Health system executives run critical businesses that provide essential services and specialized, complex medical care. Not only does the physical health of a community depend on the success of its hospitals, but economic well-being does as well; in many places the health system is the biggest employer in town (and the creator of skilled, well-paying jobs at that). These businesses have an outsized impact on the quality of life in many parts of our country.

Further, hospitals and health systems are large, growing, and incredibly complex businesses. Add to that the performance pressures, regulatory scrutiny and competitive threats faced by traditional health systems, and you can see why other executive positions look more appealing compared to hospital CEO.

If anything, as health systems grow in size, scope and complexity, I’d argue that one of the biggest challenges most hospitals face is a talent gap—the level of compensation on offer for running a $1B-plus organization is not on par with what similarly-complex, equally-large businesses pay in the rest of the economy. Why would our nation’s best and brightest opt for careers in healthcare administration when the brass ring at the end of the race is so undersized relative to other, similarly challenging paths? With 17% of GNP going to healthcare, and national spending on care creating a ticking time bomb for our economy, it’s hard to think of a more urgent need than putting our best minds and talent against the task of remaking healthcare.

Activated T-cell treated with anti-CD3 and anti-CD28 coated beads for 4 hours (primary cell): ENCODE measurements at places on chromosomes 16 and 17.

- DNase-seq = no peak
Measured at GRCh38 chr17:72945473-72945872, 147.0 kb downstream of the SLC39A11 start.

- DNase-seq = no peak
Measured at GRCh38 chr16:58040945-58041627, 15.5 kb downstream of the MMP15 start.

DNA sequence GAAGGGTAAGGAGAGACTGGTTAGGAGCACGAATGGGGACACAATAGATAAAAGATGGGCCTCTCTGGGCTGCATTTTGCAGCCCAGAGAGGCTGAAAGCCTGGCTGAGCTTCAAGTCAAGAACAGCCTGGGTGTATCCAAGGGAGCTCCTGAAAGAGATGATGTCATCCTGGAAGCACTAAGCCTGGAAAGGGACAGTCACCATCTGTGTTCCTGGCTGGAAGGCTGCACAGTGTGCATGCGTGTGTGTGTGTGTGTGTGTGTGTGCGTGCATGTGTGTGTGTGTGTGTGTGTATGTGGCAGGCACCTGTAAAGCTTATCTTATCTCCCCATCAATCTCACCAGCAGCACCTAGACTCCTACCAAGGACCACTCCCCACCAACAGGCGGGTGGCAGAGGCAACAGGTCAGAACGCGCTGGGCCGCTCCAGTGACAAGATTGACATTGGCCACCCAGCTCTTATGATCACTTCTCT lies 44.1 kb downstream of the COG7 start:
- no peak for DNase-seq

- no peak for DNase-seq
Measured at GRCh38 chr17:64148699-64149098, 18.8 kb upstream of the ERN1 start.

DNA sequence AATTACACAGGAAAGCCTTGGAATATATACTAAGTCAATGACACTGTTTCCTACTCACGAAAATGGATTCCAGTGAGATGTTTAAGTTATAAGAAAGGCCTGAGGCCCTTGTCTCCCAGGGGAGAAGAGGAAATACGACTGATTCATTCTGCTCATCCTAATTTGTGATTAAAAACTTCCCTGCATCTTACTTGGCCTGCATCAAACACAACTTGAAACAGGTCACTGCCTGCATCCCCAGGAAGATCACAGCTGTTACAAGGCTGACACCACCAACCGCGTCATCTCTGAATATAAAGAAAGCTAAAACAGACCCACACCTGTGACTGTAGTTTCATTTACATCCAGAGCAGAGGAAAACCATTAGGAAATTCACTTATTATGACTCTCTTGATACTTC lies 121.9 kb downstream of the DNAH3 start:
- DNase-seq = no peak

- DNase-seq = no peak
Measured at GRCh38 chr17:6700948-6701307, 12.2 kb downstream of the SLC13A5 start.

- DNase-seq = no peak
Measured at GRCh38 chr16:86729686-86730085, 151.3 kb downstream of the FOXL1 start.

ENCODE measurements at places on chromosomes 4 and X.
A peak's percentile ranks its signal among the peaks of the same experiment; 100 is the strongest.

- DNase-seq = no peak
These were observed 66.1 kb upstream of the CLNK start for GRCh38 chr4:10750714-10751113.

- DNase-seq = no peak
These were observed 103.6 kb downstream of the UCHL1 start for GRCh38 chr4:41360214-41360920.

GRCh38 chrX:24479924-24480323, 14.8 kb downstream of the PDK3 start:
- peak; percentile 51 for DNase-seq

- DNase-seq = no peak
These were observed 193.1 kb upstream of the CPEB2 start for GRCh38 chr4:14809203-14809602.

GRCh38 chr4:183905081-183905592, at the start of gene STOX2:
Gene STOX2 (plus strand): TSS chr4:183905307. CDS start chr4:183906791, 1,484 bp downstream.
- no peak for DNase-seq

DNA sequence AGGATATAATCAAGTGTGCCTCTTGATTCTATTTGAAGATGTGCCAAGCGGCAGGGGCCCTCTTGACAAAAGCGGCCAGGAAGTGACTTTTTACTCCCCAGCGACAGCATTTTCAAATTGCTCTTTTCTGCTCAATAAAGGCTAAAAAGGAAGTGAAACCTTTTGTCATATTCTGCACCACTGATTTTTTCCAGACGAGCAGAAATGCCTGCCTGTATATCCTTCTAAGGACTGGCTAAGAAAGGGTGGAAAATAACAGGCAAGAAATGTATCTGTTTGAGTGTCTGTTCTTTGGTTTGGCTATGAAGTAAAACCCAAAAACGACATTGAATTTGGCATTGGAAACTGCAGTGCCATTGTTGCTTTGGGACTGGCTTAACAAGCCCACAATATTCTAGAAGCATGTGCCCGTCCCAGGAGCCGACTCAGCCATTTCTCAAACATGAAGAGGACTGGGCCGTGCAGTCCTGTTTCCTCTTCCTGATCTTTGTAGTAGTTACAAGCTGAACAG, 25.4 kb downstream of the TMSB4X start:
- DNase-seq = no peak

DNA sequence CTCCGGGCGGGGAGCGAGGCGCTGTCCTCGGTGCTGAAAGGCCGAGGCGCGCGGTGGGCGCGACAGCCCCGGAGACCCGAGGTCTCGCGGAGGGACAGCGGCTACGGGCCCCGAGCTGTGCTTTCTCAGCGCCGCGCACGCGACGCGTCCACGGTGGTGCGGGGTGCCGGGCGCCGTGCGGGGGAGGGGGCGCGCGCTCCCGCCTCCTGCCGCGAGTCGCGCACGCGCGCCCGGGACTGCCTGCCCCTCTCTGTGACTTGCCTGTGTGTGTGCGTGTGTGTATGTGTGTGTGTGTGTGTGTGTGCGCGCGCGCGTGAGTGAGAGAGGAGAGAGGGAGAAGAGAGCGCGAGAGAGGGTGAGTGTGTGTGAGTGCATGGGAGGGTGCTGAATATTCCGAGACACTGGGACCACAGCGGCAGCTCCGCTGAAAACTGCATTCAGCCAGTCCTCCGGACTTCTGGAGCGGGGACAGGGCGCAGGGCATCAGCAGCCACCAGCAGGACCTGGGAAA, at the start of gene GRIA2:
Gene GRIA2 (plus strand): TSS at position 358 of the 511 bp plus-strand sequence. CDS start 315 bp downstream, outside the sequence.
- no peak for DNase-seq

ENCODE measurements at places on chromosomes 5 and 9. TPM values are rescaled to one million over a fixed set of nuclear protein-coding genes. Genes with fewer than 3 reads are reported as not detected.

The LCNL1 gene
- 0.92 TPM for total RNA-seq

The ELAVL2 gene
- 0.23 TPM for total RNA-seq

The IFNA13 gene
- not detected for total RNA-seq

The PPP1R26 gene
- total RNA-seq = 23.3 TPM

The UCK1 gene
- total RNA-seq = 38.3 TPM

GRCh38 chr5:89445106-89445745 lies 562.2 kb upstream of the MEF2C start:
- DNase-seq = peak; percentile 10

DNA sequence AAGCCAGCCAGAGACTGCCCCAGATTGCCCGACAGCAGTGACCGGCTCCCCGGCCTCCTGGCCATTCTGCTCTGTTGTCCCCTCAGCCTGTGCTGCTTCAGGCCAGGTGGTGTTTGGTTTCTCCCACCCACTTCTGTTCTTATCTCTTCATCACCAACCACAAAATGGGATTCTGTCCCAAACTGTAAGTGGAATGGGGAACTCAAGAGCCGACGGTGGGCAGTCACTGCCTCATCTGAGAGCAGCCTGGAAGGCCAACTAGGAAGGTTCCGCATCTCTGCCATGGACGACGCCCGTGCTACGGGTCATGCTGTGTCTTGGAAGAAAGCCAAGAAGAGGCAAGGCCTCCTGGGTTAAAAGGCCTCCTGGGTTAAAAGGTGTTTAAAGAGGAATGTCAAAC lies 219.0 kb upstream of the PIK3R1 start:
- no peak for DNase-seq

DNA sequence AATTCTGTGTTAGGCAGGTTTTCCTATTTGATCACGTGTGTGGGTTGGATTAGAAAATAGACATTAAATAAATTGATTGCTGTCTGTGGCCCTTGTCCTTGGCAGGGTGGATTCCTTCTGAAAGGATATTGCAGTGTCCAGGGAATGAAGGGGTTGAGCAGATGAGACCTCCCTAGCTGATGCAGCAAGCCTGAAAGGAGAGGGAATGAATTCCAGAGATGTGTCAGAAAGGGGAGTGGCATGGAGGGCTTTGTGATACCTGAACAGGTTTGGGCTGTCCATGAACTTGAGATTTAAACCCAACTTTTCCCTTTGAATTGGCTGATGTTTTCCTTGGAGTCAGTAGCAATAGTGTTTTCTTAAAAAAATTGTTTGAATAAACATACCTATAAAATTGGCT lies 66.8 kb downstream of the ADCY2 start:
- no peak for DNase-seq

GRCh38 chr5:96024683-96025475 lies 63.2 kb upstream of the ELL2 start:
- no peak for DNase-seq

3. That said, it’s critical that health systems transparently link executive compensation to value delivery.

None of this is to say that health systems—particularly nonprofits, which are rightly held to a higher standard of scrutiny as to how they allocate their resources—should be able to dole out millions of dollars of salary without regard to performance. The optics of $1m-plus salaries are not good in an industry under such intense pressure to reduce costs. Beyond optics, patients shouldering the sky-high cost of care are right to ask whether everything is being done to ensure that costs are managed and quality is reliable.

What’s needed is a tighter linkage between executive compensation and system performance. “Value-based payment” is the order of the day in hospital and physician reimbursement, and hospitals everywhere are beginning to link what they pay their doctors to how well care is delivered and how good the outcomes are. Healthcare executives should be no exception to this approach.

Beyond simply linking salary and bonus to metrics such as market share growth and profitability—every industry does that—health systems should look to link executive pay to value creation for the end user of healthcare: the consumer. Value-based executive compensation should be the standard approach used by health systems to reward performance. Non-profit hospitals in particular, given the economic exemptions they enjoy, ought to be at the forefront of transparency in reporting how CEO compensation is directly linked to consumer value delivery. We want health system executives to be richly compensated—as long as they in turn are accountable for the value they create for the communities they serve.